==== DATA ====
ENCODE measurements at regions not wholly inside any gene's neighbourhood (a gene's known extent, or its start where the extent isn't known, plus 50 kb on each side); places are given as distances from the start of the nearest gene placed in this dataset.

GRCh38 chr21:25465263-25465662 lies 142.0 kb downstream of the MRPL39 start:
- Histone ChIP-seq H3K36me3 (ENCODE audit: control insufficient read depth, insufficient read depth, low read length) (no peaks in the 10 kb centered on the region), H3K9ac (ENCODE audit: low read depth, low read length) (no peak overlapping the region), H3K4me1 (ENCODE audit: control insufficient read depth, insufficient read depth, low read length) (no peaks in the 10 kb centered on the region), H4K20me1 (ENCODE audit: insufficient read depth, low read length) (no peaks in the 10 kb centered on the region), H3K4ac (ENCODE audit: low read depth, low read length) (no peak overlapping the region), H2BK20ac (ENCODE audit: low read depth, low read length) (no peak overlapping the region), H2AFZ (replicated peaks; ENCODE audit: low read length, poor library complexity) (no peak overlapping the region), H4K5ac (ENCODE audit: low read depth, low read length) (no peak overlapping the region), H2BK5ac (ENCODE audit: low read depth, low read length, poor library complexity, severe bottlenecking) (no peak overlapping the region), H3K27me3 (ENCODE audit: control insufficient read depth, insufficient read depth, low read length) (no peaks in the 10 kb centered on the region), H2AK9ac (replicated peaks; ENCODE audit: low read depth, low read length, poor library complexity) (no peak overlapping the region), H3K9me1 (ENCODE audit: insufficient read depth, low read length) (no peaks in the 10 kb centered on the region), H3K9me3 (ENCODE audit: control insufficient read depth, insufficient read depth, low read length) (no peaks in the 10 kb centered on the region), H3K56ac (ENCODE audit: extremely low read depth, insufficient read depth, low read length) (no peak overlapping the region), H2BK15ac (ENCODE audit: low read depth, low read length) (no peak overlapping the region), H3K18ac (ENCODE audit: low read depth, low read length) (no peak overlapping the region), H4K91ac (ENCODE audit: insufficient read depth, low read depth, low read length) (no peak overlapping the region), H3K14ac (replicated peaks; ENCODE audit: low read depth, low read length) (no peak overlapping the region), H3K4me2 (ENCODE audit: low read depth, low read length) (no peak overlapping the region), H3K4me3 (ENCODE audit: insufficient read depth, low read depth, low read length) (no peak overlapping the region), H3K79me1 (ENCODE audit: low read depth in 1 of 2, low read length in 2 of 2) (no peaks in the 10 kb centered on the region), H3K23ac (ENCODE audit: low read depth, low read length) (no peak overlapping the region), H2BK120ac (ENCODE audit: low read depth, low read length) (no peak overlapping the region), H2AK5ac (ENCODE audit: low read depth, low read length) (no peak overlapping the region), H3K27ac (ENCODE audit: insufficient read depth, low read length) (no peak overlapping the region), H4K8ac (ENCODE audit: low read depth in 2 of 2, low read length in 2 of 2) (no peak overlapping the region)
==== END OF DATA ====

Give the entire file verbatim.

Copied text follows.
ENCODE measurements at regions not wholly inside any gene's neighbourhood (a gene's known extent, or its start where the extent isn't known, plus 50 kb on each side); places are given as distances from the start of the nearest gene placed in this dataset.

GRCh38 chr21:25465263-25465662 lies 142.0 kb downstream of the MRPL39 start:
- Histone ChIP-seq H3K36me3 (ENCODE audit: control insufficient read depth, insufficient read depth, low read length) (no peaks in the 10 kb centered on the region), H3K9ac (ENCODE audit: low read depth, low read length) (no peak overlapping the region), H3K4me1 (ENCODE audit: control insufficient read depth, insufficient read depth, low read length) (no peaks in the 10 kb centered on the region), H4K20me1 (ENCODE audit: insufficient read depth, low read length) (no peaks in the 10 kb centered on the region), H3K4ac (ENCODE audit: low read depth, low read length) (no peak overlapping the region), H2BK20ac (ENCODE audit: low read depth, low read length) (no peak overlapping the region), H2AFZ (replicated peaks; ENCODE audit: low read length, poor library complexity) (no peak overlapping the region), H4K5ac (ENCODE audit: low read depth, low read length) (no peak overlapping the region), H2BK5ac (ENCODE audit: low read depth, low read length, poor library complexity, severe bottlenecking) (no peak overlapping the region), H3K27me3 (ENCODE audit: control insufficient read depth, insufficient read depth, low read length) (no peaks in the 10 kb centered on the region), H2AK9ac (replicated peaks; ENCODE audit: low read depth, low read length, poor library complexity) (no peak overlapping the region), H3K9me1 (ENCODE audit: insufficient read depth, low read length) (no peaks in the 10 kb centered on the region), H3K9me3 (ENCODE audit: control insufficient read depth, insufficient read depth, low read length) (no peaks in the 10 kb centered on the region), H3K56ac (ENCODE audit: extremely low read depth, insufficient read depth, low read length) (no peak overlapping the region), H2BK15ac (ENCODE audit: low read depth, low read length) (no peak overlapping the region), H3K18ac (ENCODE audit: low read depth, low read length) (no peak overlapping the region), H4K91ac (ENCODE audit: insufficient read depth, low read depth, low read length) (no peak overlapping the region), H3K14ac (replicated peaks; ENCODE audit: low read depth, low read length) (no peak overlapping the region), H3K4me2 (ENCODE audit: low read depth, low read length) (no peak overlapping the region), H3K4me3 (ENCODE audit: insufficient read depth, low read depth, low read length) (no peak overlapping the region), H3K79me1 (ENCODE audit: low read depth in 1 of 2, low read length in 2 of 2) (no peaks in the 10 kb centered on the region), H3K23ac (ENCODE audit: low read depth, low read length) (no peak overlapping the region), H2BK120ac (ENCODE audit: low read depth, low read length) (no peak overlapping the region), H2AK5ac (ENCODE audit: low read depth, low read length) (no peak overlapping the region), H3K27ac (ENCODE audit: insufficient read depth, low read length) (no peak overlapping the region), H4K8ac (ENCODE audit: low read depth in 2 of 2, low read length in 2 of 2) (no peak overlapping the region)